Congress needs to take action on data security

Hackers are stealing key personal data and cashing in on it at a staggering rate — tens of billions of dollars each year. It's a modern day Wild West, and the descendants of Jesse James and the safe robbers of years past never had it so good. Too often, today's criminals don't even have a tough "safe" to crack. It's time Congress changed that by passing a national data security standard to help protect Americans against breaches. We have joined in drafting bipartisan legislation to do just that.

cyber security
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It's not an easy course. Since Choicepoint, the first big data breach in 2005, there have been more than 4,000 additional breaches. Over the past decade, Congress has introduced more than 40 bills to address the problem of data breach, but not a single one is law because none struck the right balance.

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In the meantime, the financial harm to our nation has grown by the day. Cyber crimes are now estimated to cost consumers $100 billion annually and cost the U.S. economy 508,000 jobs each year. On average, one-third of data breach notification recipients became victims of identity fraud in 2013; a stark increase over one-fourth in 2012.

Not only is it too easy for the criminals, it's very hard to find them as they hide online, often overseas. What Congress can do is make it harder to steal the key personal data that is valuable – the cyber gold. The Secret Service has told us that data breaches are primarily monetized through financial fraud. Based on information from enforcement agencies and security companies, we have tried to identify the key personal data that pay the criminals.

Our country cannot spare the trillion dollars in costs and 5 million jobs that another 10 years (at the current rate) could cost us without legislation. Consumers not only have to worry about their credit in a very tight economy, but they suffer the burden of the costs of breaches in higher fees and prices.

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Our bill is narrowly focused on cutting off the path of criminals to personal data because we have been able to reach consensus on the best way to protect it. Understandably, some folks want to protect more data, even all data. There are very real and very important privacy concerns that should be addressed. But consensus on privacy legislation has been elusive at best. This bill takes an important first step forward in protecting American consumers and businesses from cyber criminals. Making progress on this front, we hope, can lead to consensus on protecting data in all its forms.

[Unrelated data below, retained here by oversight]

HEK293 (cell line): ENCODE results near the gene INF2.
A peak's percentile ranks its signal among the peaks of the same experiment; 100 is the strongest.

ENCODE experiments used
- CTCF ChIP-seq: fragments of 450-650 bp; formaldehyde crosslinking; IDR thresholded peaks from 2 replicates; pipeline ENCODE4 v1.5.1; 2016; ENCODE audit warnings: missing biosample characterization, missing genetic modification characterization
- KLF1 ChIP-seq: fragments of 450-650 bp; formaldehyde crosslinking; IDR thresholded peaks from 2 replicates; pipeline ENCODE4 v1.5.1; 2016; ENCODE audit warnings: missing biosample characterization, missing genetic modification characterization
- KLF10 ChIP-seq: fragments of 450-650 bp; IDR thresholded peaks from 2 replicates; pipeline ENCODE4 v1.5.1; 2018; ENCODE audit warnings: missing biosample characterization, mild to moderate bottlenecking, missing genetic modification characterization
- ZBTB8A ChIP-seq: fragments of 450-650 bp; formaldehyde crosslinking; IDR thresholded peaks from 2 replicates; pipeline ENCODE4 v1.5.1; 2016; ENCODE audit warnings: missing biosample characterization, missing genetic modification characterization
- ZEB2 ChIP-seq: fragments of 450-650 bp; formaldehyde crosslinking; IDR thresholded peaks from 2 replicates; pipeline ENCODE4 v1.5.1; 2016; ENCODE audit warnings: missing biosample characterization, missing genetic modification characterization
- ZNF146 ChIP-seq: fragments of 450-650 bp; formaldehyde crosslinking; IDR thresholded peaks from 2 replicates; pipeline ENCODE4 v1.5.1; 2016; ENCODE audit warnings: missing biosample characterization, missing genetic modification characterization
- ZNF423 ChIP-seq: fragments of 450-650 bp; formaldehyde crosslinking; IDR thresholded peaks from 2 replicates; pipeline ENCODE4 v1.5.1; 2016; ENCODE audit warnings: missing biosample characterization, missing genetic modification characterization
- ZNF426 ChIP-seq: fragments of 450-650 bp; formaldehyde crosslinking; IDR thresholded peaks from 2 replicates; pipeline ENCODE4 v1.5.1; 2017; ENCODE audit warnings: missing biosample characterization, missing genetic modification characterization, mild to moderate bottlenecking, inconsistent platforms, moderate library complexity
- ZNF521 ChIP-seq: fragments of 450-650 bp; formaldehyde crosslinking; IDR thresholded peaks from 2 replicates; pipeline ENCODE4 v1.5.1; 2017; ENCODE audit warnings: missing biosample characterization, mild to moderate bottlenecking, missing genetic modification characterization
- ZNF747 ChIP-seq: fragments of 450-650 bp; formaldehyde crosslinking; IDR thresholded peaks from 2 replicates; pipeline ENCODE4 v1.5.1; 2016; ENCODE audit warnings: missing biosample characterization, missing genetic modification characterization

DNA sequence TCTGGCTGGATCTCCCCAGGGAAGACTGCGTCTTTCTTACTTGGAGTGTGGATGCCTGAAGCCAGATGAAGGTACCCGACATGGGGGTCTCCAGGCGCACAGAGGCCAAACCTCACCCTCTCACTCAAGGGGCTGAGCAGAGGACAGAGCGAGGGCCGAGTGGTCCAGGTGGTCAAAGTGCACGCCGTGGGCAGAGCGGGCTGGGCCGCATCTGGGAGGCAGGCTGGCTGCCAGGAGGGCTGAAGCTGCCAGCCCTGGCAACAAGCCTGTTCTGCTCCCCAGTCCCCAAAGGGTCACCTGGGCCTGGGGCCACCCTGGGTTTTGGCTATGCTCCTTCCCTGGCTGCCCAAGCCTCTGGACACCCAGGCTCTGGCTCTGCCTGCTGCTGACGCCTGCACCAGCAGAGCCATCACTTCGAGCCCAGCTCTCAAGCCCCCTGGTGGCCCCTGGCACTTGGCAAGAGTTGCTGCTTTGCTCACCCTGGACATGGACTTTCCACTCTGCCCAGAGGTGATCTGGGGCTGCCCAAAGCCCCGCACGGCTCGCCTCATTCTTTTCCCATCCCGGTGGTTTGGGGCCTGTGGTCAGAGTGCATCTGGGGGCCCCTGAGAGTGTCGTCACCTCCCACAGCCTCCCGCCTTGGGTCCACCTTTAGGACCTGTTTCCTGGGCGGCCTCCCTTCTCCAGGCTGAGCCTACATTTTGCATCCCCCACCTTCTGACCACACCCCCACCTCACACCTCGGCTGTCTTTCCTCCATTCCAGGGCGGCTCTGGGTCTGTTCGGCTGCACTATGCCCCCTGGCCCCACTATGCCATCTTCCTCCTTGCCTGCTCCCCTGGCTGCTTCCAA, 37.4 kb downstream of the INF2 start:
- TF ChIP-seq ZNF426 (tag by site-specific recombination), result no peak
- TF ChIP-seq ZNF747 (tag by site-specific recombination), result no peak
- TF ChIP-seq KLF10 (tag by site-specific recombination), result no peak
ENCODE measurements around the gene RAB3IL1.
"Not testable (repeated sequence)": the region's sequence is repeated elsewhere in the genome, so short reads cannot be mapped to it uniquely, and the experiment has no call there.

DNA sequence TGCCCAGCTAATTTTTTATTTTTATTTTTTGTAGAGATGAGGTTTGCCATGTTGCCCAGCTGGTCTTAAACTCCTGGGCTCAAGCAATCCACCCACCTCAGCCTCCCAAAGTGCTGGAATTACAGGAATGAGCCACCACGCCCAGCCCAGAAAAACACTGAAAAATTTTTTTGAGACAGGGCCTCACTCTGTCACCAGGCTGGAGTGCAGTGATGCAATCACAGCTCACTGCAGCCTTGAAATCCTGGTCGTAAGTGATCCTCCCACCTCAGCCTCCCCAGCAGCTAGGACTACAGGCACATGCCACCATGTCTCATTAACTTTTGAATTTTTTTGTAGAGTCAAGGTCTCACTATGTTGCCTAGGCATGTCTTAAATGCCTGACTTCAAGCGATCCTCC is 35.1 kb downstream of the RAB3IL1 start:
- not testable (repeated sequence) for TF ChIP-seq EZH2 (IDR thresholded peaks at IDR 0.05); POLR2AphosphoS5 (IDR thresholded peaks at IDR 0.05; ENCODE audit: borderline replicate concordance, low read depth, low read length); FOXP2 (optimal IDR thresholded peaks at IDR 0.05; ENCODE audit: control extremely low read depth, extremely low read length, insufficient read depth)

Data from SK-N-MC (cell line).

Our bipartisan draft establishes a single national standard based on the existing state laws. It combines the security requirement with robust enforcement at the federal and state level to maximize enforcement and consumer access. This would send a clear message to companies to improve security for all consumers rather than playing games state by state. And, of course, consumers must be notified if they fall victim to identity theft or payment fraud because of a breach.

While we cannot address all the privacy concerns in this bill, we must not prejudge them. The bill carefully limits itself to securing personal data against unauthorized access and consumer notification when a harmful breach occurs. What data can be collected, how it is used, and what sharing is permissible – these hallmarks of privacy are not disturbed. States, federal agencies and Congress would be as free to address these issues after passing our data breach bill as they are today.

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Through 10 years of mass data breaches, Congress has fiddled while Rome burns. The pattern of costly data breaches speaks for itself. Congress must do what it can now to help consumers, help the economy, and stop funding these cybercriminals who use the money they make to perpetrate even worse crimes. Nothing frustrates our constituents more than when Congress is presented with a very real problem, and very plausible solutions, but does nothing due to partisan dysfunction.

Last year was dubbed the year of the breach. We are committed to making 2015 the year of bipartisan breach legislation. Please join us in saying enough is enough, and restoring some order to the Wild West of the 21st century.

Commentary by U.S. Reps. Marsha Blackburn (R-TN) and Peter Welch (D-VT). Blackburn represents Tennessee's 7th District. She serves as vice chairman of the House Energy and Commerce Committee and serves on the House Budget Committee. Welch represents Vermont's at-large Congressional District and sits on the Energy and Commerce and the Oversight and Government Reform committees. Follow them on Twitter @MarshaBlackburn and @PeterWelch.